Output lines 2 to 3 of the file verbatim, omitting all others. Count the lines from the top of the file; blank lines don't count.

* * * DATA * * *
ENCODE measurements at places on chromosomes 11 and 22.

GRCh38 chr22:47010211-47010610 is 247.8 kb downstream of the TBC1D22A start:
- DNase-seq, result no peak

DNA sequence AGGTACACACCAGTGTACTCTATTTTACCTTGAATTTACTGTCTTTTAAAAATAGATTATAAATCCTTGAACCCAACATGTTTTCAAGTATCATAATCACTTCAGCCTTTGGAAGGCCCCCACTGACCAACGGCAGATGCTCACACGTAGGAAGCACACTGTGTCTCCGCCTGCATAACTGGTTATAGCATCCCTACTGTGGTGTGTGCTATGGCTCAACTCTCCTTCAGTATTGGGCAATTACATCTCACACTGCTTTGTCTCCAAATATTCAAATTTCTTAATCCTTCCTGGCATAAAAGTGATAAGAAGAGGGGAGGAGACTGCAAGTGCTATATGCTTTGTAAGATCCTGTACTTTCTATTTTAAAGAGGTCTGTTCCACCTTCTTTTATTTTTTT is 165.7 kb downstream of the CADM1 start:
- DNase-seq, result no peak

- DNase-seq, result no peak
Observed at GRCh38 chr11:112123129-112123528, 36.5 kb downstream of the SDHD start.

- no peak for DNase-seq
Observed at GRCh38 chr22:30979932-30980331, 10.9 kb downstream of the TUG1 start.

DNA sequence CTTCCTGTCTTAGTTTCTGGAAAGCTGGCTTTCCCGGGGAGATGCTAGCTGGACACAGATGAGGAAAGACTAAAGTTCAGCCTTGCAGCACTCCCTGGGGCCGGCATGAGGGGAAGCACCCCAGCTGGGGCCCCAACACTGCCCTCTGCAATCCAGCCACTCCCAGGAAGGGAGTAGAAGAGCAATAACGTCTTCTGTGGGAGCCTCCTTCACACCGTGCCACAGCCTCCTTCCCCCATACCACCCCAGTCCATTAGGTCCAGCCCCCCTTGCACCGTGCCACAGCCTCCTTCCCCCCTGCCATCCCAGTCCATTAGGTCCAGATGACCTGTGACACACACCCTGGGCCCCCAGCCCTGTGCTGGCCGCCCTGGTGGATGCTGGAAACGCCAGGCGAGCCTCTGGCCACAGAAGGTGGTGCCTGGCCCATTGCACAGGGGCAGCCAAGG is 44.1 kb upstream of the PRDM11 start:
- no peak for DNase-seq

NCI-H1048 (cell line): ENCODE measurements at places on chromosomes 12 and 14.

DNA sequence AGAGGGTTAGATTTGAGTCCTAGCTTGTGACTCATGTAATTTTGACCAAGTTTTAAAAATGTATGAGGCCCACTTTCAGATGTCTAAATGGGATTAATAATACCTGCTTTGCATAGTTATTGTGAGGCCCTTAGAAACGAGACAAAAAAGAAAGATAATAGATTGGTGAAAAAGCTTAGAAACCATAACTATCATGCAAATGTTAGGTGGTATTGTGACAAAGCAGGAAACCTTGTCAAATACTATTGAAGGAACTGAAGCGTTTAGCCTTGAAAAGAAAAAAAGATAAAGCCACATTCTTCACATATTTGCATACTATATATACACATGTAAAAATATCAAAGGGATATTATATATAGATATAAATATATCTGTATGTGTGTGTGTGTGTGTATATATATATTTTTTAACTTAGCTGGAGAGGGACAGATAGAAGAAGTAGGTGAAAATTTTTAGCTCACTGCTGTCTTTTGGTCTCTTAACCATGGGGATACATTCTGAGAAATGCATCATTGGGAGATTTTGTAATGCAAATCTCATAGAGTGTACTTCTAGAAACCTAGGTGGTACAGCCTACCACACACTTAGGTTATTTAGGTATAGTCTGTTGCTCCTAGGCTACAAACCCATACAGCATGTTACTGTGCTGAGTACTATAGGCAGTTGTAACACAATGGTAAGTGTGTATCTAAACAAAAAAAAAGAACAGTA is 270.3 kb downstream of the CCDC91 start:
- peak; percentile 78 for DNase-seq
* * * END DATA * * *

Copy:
GRCh38 chr22:47010211-47010610 is 247.8 kb downstream of the TBC1D22A start:
- DNase-seq, result no peak